Continuing a longstanding tradition of special collaborations between Montblanc and artists, photographer Gregor Toerzs has once again been invited to create a series of photographs that give a different perspective on the world of Montblanc.
Gregor Toerzs’s background and training makes his approach to art so unique. He started his career in advertising in his hometown of Hamburg before moving to Los Angeles to learn cinematography from Academy Award winners John Dykstra and Doug Smith at the visual FX house Apogee. In 1993 he became a Director of photography working with famed photographer Michel Comte and establishing himself as a cameraman in the world of advertising and fashion working with major stars and commercial brands. His two art series “Boy on Safari” and “Ciel Lourd” have earned him international recognition.
His work has been seen at numerous international exhibitions and tradeshows, and his photography was incorporated into Wolfgang Joop’s 2009 fall/winter Wunderkind collection, printed on fabrics used in the German designer’s collections. In 2010, he began the expansion of his photographic horizons and mastered platinum and gum printing as well working with analog large format microscope photography.
The seven pieces in the “Relief Crystal” series are inspired by the Montblanc star, the brand’s famous emblem, and the Montblanc diamond cut in the shape of the star. The Hamburg-born artist recently developed a series of works to celebrate the beauty of Montblanc’s Nicolas Rieussec Chronograph in his very distinctive style. He continues to draw on his original approach to photography to reinterpret the symbol of Montblanc’s identity.
It was while working on a series of macro photos of insects that he thought of applying this special technique to his second Montblanc collaboration. At first glance, the works in this series appear to be kaleidoscopic views, with contrasting geometric shapes swirling across the page. A closer look reveals what appears to be a scattering of rare gems. To achieve this effect, Toerzs used 50 diamonds shaped in the Montblanc star of just 1mm in diameter. Seen under the microscope, the stones are deconstructed and then layered, offering a completely different impression to the viewer.
The works are platinum prints, a photographic technique that emerged nearly 200 years ago and a medium that Toerzs likes to work with. The effect of these particular platinum prints is one of carbon or coal, which decompressed is the material that makes up diamonds. The photography is printed on handmade Japanese “Gampi” paper, known for its reflecting surface. Once printed, the paper is creased according to the shapes of the stones creating a three dimensional photographic object rather than a straight print.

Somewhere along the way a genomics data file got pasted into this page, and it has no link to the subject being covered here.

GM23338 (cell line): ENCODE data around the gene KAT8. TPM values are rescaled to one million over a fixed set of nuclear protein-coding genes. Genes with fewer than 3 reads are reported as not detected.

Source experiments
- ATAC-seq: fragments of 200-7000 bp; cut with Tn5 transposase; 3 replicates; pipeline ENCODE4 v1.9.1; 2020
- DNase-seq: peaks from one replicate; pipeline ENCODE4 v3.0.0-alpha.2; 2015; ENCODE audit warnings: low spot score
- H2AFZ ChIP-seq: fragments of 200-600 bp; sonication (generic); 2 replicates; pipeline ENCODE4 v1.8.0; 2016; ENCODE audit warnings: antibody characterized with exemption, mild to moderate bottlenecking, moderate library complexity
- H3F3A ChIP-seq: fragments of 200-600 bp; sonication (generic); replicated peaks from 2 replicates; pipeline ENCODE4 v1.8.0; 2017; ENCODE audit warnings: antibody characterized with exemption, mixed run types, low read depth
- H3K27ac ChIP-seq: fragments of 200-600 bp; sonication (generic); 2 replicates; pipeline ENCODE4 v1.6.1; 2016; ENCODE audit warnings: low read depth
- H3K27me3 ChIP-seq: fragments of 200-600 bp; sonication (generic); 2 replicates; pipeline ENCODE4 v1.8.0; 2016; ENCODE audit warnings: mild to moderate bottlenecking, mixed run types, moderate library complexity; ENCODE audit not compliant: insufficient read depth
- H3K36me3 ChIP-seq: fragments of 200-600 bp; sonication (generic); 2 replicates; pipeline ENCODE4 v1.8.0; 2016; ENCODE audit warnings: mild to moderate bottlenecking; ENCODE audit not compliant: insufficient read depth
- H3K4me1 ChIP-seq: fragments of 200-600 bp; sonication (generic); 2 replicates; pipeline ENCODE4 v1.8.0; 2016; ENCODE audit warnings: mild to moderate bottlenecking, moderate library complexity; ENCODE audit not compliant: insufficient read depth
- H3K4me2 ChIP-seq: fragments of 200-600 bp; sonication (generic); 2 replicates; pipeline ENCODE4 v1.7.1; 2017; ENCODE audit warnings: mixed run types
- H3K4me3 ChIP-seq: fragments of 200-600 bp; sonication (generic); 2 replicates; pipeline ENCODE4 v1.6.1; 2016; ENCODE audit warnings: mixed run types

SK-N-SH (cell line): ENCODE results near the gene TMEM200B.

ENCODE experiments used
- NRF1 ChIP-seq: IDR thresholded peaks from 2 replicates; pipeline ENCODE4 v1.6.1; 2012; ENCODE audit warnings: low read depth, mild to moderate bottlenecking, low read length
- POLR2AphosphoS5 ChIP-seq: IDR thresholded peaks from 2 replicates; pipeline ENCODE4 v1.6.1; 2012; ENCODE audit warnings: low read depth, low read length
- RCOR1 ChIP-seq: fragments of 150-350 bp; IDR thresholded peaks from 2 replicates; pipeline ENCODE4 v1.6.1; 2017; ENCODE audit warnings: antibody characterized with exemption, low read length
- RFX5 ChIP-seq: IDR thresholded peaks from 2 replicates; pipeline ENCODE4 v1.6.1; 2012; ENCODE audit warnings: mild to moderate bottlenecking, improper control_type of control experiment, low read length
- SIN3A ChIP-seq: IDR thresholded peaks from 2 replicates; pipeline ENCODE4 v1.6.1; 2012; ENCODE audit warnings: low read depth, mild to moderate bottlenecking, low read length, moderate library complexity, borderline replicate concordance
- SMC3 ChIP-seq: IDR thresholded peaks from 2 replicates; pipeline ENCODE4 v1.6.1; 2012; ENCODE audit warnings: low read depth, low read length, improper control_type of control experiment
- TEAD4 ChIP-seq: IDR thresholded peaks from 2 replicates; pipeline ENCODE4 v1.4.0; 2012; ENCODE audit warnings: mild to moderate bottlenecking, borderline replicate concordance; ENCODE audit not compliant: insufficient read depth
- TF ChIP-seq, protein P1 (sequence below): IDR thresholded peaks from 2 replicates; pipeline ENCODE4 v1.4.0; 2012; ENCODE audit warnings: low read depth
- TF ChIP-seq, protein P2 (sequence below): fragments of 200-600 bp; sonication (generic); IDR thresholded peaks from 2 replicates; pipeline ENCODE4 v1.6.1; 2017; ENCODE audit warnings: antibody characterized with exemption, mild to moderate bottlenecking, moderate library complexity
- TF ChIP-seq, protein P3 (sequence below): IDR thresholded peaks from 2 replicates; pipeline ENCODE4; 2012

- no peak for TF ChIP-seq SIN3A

Hung into its frame, it gives the appearance that it is flying in mid-air. The result is a set of photographs that emulate the qualities of a diamond: the light enters the diamond, refracts within the stone itself before finally exiting the crystalline structure.
For Toerzs, the aim of the work was to illustrate that moment in a stone quarry when a rock is carved out revealing the crystal relief mixed with rock and stone that emerges after the impact. What makes these pieces so unique is the way in which the artist photographs the subject. Somewhat bending the timeline by finding Montblanc cut diamonds in a wall of rocks adds to Toerzs’s wish for the viewer to engage in a fictional viewing experience.
By viewing objects from a completely different angle, with a composition that is not traditional, a different connection to the subject is achieved: surprising, enquiring and emotional.
Toerzs explains, “I enjoy working with Montblanc because I feel our relationship pushes me to develop new ideas that I have never attempted before. It is like a creative symbiosis, a further development for both me and my work.”
One of the seven pieces by Gregor Toerzs will be on display at the Pelleteria in Florence, Italy and all the works can also be viewed by the public at www.facebook.com/montblanc.